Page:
It is insane to me that the final week of the DFP is coming around the corner. It has gone by so fast, and I can’t believe it. I have been super busy for the last couple of weeks and I have just grinding out any assignments and tasks that have been given to me, so I guess that may be a reason why I haven’t noticed the time passing so quickly.
In my last post, I talked about the range update meetings I had for the Morefield’s leather flower and the Tennessee yellow-eyed grass. Since then, I was able to take any suggestions and critiques I have gotten from those meetings and have been able to implement them to make a range map that all the biologists can agree on. The range for the Morefield’s leather flower was approved and should be posted on to ECOS soon! I have a meeting with the Tennessee yellow-eyed grass biologists next week and hope to get approval from them before the DFP ends.
Besides those two large assignments, I have also been assigned to another species to make a range map for. The species is the Dusky Gopher Frog, which is located in the deep south. I have really enjoyed working with this species because I had to use Land cover data (data that breaks up a region based on different land attributes or formations) to make this range and it was really interesting to see all the different types of landcover within the area of interest. Plus, it was also really cool being able to manipulate the land cover data set and filter out areas just based on what the land cover is.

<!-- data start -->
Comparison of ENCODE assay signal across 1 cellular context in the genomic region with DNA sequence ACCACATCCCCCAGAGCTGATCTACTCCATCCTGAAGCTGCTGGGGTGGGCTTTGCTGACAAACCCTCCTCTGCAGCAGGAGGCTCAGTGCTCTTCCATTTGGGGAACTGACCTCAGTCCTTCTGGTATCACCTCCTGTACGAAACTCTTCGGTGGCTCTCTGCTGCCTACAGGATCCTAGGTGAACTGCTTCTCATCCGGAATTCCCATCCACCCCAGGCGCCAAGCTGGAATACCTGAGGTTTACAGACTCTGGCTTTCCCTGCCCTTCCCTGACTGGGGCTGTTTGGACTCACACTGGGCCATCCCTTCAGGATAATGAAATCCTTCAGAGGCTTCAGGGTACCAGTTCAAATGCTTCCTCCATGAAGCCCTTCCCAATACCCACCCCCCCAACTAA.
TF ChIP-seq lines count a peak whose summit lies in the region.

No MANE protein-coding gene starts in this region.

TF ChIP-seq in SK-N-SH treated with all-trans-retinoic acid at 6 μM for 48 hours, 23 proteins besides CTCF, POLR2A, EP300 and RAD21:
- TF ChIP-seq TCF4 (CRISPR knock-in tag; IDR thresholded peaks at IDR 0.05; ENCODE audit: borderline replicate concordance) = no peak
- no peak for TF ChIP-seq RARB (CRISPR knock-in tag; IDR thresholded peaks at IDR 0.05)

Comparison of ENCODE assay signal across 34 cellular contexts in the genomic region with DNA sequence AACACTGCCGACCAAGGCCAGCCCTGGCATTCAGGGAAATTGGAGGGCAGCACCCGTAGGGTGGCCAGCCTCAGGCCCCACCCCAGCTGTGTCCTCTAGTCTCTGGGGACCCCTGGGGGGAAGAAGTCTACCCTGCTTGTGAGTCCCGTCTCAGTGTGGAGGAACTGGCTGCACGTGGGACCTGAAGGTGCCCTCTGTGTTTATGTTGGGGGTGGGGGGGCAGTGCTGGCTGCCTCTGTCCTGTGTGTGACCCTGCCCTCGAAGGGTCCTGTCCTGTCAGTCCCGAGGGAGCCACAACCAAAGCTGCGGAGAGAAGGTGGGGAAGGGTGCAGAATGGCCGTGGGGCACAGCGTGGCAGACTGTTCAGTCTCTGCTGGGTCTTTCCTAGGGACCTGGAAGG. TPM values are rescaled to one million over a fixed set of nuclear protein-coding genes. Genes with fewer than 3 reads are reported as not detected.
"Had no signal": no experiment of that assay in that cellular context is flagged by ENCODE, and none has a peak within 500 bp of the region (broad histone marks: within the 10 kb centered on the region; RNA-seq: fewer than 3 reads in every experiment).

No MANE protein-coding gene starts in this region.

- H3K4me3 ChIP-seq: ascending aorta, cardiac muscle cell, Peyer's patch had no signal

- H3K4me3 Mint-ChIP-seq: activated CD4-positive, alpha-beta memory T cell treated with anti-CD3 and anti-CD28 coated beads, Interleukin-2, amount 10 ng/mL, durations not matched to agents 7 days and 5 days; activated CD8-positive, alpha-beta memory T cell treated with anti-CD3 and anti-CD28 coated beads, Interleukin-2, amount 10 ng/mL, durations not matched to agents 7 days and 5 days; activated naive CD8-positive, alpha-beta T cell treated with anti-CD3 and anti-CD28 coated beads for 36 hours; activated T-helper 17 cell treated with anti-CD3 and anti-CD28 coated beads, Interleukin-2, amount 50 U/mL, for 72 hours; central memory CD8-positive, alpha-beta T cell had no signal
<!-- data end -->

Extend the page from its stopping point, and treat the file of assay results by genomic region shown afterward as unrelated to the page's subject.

Another large assignment I have been working on was compiling a bunch of data sets together to make a data library for rule-based models (a specific type of model we make for species ranges). To make this library, I had to meet with team members and discuss a bunch of data sets that they use regularly when making rule-based models. After those meetings were conducted, I would go research them, download them into a shared folder, and add them into our data library spreadsheet. While this task could be quite tedious at times it was definitely quite useful to see a bunch of datasets and data portals that I could use in the future when I do my own GIS work. Plus It definitely will help the teamwork much more efficiently when they create their own maps and models.
Other than the things I have mentioned above, I have been working on other small tasks, such as doing simple GIS processing for other team members. I have also had to consult with FWS workers in Puerto Rico about ranges they created since they lack the proper metadata. Unfortunately, they have been unresponsive.
I have done and learned so much this summer as a DFP intern with FWS and I cannot believe it's coming to an end. I really am grateful for this opportunity and will never forget this experience.
The photo I have taken for this week is me changing my work setting because working remotely from the same place every day can make one feel pretty dull and stagnant. So I decided to work from my deck today!
Agency: U.S. Fish and Wildlife Service
Program: US Fish & Wildlife Service - DFP
Location: USFS Headquarters, Washington Office